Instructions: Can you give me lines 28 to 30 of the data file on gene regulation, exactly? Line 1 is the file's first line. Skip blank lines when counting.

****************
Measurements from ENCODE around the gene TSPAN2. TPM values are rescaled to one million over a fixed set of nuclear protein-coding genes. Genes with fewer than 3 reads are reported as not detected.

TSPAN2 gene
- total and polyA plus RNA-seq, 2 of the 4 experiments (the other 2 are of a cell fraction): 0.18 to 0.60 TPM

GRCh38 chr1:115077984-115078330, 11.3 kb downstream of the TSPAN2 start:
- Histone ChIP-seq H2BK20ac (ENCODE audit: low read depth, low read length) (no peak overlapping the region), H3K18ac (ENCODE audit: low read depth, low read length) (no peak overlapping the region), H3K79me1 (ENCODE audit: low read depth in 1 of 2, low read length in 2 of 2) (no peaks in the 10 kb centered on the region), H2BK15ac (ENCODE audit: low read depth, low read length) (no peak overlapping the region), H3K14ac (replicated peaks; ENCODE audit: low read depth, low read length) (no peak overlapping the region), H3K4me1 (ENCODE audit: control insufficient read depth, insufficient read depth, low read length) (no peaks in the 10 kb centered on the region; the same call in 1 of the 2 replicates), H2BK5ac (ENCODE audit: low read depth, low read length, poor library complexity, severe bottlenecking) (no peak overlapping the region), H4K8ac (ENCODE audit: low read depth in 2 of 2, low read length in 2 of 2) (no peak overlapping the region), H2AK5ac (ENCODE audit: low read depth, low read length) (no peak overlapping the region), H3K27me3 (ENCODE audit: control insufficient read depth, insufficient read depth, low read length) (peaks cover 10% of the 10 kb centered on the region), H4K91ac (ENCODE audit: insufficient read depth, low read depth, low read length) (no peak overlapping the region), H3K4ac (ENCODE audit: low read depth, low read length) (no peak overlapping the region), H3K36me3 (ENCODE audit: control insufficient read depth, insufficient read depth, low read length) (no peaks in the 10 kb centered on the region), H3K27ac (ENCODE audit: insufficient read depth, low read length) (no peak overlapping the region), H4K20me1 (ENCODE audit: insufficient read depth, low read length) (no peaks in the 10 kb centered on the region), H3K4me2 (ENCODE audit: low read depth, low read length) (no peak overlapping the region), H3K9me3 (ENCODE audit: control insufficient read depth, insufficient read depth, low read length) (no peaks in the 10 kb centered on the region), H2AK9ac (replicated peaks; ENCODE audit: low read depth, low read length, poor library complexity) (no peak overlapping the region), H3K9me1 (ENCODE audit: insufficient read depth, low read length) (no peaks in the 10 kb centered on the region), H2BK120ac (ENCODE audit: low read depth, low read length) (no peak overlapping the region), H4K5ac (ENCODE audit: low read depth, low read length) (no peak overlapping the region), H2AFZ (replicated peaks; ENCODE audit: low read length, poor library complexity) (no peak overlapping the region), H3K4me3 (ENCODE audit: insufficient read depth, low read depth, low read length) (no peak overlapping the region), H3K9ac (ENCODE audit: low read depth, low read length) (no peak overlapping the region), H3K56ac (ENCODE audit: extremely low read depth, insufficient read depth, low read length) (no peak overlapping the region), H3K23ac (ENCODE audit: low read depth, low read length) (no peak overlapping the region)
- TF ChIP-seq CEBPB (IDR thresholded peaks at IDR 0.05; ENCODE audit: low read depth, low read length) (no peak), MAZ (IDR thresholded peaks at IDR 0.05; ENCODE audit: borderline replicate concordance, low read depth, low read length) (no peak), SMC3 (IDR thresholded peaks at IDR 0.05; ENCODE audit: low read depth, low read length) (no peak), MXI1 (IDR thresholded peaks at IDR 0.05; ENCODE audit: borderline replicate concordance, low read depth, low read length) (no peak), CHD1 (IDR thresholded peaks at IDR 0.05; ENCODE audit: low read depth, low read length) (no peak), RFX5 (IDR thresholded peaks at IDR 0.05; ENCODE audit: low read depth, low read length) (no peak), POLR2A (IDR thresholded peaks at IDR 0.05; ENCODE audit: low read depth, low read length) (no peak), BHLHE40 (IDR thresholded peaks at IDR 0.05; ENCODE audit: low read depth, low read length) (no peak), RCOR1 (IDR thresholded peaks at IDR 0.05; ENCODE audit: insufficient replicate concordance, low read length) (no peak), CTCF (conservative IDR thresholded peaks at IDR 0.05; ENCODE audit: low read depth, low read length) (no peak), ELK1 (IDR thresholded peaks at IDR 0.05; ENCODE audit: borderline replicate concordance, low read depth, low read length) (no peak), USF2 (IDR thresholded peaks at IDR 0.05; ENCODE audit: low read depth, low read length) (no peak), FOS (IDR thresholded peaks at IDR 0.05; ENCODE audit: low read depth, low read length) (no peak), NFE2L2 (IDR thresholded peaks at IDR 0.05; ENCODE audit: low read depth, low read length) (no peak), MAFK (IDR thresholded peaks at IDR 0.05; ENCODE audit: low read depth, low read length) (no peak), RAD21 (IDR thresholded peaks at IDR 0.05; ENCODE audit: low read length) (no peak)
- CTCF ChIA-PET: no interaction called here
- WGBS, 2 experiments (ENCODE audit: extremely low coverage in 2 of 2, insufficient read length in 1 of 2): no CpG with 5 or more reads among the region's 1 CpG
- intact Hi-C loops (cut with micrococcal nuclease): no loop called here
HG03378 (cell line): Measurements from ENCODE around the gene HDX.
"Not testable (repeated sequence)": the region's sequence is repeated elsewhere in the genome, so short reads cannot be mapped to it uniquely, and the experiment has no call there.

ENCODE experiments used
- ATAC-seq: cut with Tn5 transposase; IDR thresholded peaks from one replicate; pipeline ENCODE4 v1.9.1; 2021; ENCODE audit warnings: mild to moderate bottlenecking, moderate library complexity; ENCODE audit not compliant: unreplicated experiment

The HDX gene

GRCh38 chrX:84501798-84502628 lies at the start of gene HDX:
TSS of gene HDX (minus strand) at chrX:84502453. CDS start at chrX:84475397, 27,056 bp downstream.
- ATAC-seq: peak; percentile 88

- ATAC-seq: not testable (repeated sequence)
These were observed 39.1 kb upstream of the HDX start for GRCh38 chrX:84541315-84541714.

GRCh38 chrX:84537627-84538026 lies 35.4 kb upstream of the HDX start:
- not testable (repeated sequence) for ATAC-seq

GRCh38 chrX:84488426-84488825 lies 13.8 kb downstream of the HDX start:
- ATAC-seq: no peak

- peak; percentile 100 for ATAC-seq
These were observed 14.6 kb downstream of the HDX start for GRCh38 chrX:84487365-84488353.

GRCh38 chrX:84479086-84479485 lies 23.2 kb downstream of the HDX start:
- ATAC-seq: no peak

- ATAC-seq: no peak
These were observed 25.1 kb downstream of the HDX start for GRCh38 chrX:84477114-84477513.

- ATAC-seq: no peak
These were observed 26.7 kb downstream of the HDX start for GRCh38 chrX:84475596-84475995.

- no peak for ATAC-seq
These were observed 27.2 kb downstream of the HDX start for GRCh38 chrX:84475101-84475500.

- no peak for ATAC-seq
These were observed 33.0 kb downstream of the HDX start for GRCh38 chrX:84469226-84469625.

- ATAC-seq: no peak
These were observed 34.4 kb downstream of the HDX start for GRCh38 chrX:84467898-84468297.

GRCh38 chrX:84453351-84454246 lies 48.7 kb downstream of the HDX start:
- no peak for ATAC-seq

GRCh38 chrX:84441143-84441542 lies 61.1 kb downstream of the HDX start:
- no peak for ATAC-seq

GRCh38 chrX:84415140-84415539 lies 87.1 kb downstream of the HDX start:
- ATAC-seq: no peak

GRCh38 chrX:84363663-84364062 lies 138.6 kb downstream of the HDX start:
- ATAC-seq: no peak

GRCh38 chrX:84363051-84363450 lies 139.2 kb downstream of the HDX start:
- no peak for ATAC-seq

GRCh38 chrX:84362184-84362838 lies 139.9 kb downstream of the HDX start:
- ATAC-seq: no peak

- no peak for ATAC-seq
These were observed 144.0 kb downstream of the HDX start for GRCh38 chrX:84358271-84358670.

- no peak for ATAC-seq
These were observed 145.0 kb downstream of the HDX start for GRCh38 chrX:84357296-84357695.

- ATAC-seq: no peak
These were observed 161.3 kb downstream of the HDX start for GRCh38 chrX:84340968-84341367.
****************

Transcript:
- ATAC-seq: no peak
These were observed 25.1 kb downstream of the HDX start for GRCh38 chrX:84477114-84477513.

- ATAC-seq: no peak